As far as jobs go, Leslie Stauffer and Sarah Kubiak have remarkable ones. They're the sole archivists of the Bettmann Archive, a collection of about 11 million historical photographs that's managed by Getty Images but, more specifically, by the two women. Writing for BuzzFeed News, Kenneth Bachor and Ross Mantle give a history of how the archive came to be, with credit going to rare books curator Otto Bettmann, who fled Germany for the US in 1935 with two trunks of photos in tow. They have more on that, but the meat of the piece centers on their interview with Stauffer and Kubiak, who have been with the archive since beginning internships there as grad students in 2004.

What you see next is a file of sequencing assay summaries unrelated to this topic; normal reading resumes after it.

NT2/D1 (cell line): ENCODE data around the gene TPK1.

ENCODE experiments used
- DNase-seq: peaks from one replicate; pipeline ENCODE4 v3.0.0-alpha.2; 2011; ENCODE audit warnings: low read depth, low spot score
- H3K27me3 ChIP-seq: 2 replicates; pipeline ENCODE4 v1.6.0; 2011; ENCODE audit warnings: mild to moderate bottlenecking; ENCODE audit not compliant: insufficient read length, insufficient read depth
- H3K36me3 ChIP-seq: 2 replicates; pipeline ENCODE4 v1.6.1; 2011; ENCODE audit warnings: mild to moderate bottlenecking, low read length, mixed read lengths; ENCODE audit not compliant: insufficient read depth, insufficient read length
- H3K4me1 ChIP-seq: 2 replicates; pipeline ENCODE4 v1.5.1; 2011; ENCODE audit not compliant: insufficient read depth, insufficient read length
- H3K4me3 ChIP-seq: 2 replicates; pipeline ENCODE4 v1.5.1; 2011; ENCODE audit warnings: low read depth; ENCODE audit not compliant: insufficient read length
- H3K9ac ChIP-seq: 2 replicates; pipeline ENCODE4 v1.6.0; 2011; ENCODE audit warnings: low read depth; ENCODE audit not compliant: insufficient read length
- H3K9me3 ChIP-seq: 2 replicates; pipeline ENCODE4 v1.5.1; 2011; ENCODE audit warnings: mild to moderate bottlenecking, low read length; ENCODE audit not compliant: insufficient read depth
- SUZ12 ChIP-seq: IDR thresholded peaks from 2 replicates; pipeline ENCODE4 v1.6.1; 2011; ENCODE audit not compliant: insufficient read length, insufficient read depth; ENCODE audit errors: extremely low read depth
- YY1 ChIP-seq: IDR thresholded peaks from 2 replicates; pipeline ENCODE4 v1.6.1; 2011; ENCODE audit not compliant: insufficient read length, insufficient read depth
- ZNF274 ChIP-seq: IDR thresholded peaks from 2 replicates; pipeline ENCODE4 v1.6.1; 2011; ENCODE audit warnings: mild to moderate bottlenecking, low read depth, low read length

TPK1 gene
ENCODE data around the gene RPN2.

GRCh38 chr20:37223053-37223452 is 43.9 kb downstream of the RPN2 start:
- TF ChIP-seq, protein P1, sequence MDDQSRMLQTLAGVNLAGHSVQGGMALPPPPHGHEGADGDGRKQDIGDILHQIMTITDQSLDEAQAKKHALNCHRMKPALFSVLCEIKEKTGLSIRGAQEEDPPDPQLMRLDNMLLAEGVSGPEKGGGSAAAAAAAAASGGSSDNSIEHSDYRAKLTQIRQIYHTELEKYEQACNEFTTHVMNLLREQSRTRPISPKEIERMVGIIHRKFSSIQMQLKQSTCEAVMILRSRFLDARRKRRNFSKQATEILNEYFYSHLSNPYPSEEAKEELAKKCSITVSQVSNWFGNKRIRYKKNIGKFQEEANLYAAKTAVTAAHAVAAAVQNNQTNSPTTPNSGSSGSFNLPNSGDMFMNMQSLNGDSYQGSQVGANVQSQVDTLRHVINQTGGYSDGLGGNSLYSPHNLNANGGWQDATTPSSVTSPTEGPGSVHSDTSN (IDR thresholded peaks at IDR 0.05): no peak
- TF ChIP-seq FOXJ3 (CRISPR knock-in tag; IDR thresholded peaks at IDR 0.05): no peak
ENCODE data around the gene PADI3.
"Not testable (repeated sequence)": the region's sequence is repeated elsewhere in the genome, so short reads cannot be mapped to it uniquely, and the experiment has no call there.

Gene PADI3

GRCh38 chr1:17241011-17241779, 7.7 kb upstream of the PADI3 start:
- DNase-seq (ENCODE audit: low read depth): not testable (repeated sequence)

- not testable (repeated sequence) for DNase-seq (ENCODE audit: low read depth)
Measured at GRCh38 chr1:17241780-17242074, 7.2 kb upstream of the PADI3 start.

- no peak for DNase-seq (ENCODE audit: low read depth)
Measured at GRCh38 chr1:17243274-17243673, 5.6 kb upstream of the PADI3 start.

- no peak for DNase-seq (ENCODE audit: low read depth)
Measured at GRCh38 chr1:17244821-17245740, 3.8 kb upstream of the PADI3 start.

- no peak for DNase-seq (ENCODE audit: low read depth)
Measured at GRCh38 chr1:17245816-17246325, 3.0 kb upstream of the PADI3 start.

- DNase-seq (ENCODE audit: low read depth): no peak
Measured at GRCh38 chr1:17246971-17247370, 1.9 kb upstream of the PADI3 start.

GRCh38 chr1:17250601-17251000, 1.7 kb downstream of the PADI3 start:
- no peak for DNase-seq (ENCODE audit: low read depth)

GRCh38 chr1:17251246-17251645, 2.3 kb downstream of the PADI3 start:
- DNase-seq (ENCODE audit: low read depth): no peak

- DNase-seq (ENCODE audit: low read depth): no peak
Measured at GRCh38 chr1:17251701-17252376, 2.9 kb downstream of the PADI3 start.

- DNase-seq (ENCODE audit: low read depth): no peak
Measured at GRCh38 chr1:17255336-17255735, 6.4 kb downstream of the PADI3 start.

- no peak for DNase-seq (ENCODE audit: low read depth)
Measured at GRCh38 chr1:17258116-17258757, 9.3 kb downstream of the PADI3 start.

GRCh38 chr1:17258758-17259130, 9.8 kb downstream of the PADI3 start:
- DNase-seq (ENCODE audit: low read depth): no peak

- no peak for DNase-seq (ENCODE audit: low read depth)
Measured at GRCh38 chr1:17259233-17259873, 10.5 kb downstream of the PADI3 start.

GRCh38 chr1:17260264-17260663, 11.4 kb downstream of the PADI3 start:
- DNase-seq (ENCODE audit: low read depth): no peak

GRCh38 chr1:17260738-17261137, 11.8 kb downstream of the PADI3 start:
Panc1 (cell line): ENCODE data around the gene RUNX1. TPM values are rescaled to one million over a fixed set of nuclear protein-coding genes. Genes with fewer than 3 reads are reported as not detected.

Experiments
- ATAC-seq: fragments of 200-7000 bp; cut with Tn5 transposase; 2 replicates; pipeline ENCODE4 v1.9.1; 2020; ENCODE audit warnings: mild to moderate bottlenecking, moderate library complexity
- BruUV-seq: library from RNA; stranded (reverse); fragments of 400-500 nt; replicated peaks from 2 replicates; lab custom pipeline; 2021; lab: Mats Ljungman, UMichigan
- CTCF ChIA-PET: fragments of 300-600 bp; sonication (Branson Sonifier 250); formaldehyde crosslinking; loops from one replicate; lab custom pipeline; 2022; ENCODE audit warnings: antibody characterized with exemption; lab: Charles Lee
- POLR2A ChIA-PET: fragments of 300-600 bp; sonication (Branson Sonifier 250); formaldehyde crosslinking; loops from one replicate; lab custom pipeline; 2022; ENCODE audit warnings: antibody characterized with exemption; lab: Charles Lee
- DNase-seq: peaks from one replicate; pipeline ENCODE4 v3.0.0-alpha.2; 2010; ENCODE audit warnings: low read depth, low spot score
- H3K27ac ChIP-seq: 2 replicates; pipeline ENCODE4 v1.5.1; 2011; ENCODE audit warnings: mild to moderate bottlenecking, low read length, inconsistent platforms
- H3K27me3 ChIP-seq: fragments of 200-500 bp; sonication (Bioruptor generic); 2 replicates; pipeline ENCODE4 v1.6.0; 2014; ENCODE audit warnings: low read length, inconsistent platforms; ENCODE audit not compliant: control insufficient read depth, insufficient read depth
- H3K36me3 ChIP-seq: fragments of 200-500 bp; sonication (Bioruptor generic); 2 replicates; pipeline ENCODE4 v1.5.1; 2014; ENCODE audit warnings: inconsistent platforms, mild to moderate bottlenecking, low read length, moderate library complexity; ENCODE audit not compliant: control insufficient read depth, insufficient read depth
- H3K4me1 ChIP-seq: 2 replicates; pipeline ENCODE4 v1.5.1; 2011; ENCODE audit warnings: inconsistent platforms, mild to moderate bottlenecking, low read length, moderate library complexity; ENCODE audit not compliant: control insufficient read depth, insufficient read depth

As for where "there" is, that would be an underground facility in the Iron Mountain near Boyers, Pennsylvania, where the archive resides. The former limestone mines have been converted to vaults used by a number of private businesses and government agencies—and the Bettmann Archive is located the furthest underground. To get to work each day, Stauffer and Kubiak go through TSA-like security procedures before entering a window-less and water-free airlock-protected vault that is permanently kept at 38 to 42 degrees Fahrenheit and 40% humidity. It's cold and dark, so much so that "in the winter, we don't see the sun until the weekend," says Stauffer. But the job is unbeatable, she says. "We provide the photographic evidence of historical facts," fulfilling research requests for projects ranging from documentaries, book publishers, and news outlets. (Read the full piece here.)